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re: T&F talks, SVP, Pteraichnus
Jaime Headden wrote:
Jean-Pierrer Billon-Bruyat gave a fascinating summary of work on a set
of *Pteraichnus* tracks that show a foot-first, then down to all-fours
landing pattern in a pterosaur, and subsequent quadrupedal walking. Tow
claw scratch-marks aside, very fascination implications, especially since
one of the authors of the abstract at the time I think still considers
pterosaurs to be bipedal.
I wasn't one of the authors, but I corresponded with "one of the authors" to
produce the animation of the landing pterosaur. "One of the authors"
understands that tracks demonstrate that this genus/clade of pterosaurs walked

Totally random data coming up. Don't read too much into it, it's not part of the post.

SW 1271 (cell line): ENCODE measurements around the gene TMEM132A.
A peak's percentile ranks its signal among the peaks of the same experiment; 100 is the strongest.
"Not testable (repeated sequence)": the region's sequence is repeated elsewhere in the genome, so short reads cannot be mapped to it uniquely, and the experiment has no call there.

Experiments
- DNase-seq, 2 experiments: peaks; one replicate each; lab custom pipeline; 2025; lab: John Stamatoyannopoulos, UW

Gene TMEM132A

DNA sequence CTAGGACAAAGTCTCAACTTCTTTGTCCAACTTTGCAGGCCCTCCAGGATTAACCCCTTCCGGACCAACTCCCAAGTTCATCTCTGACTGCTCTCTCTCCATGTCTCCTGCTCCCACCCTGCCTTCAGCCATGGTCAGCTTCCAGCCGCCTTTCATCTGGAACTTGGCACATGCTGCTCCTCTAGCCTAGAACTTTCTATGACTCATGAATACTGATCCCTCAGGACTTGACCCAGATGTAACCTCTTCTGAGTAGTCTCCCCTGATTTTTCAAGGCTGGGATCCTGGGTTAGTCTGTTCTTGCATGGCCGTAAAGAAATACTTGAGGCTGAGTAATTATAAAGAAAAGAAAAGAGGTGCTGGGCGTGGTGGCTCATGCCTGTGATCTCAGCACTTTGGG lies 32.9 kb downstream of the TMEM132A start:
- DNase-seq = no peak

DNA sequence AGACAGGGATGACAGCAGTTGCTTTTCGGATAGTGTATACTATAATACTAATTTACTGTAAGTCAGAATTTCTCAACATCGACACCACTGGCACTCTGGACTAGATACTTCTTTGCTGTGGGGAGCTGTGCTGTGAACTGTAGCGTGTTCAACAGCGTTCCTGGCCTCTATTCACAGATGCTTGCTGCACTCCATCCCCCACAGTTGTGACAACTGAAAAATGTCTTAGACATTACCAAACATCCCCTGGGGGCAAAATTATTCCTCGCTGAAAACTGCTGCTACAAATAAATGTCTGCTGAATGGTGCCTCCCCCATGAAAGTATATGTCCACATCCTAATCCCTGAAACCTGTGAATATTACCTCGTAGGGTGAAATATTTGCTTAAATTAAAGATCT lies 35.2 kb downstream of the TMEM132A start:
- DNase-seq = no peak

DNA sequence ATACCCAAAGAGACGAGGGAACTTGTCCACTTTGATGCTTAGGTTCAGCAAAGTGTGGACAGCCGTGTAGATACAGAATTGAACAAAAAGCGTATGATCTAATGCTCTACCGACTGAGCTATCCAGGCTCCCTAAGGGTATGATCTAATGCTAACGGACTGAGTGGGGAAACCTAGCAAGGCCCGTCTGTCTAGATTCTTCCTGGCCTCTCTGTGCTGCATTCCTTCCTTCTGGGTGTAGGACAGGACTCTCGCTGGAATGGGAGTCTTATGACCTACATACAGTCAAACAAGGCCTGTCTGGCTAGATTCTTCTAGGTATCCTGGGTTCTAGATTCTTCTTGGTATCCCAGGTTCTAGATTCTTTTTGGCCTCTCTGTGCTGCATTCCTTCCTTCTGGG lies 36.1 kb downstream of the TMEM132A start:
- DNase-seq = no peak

flat-footed and quadrupedal.
Every attempt was made to match manus and pes impressions to a known genus,
something that had not been done in previous work. I think the important point
that "one of the authors" might want you to walk away with is that this
pterosaur landed on two feet and with only a small squeak of its landing gear,
came to a full stop within two pedal lengths of its first touch down. So, it
was adept at landing. Afterwards, a bit of bipedal wing folding took place
before quadrupedal walking commenced. Finally, the configuration of the
quadrupedal walking had the backbone elevated, much as Chris Bennett has shown
with Pteranodon and Nyctosaurus, but unlike what Chris Bennett and David Unwin
have shown with Pterodactylus which has been reconstructed with a horizontal
backbone. In fact, as Chris has published with regard to Nyctosaurus, bipedal
or quadrupedal was essentially the same configuration. I echo that comment, but
extend the same configuration to all pterosaurs.
Some animations of competing hypotheses of pterosaur walking can be seen at:
I'll add the pterosaur landing animation when given the green light by "one of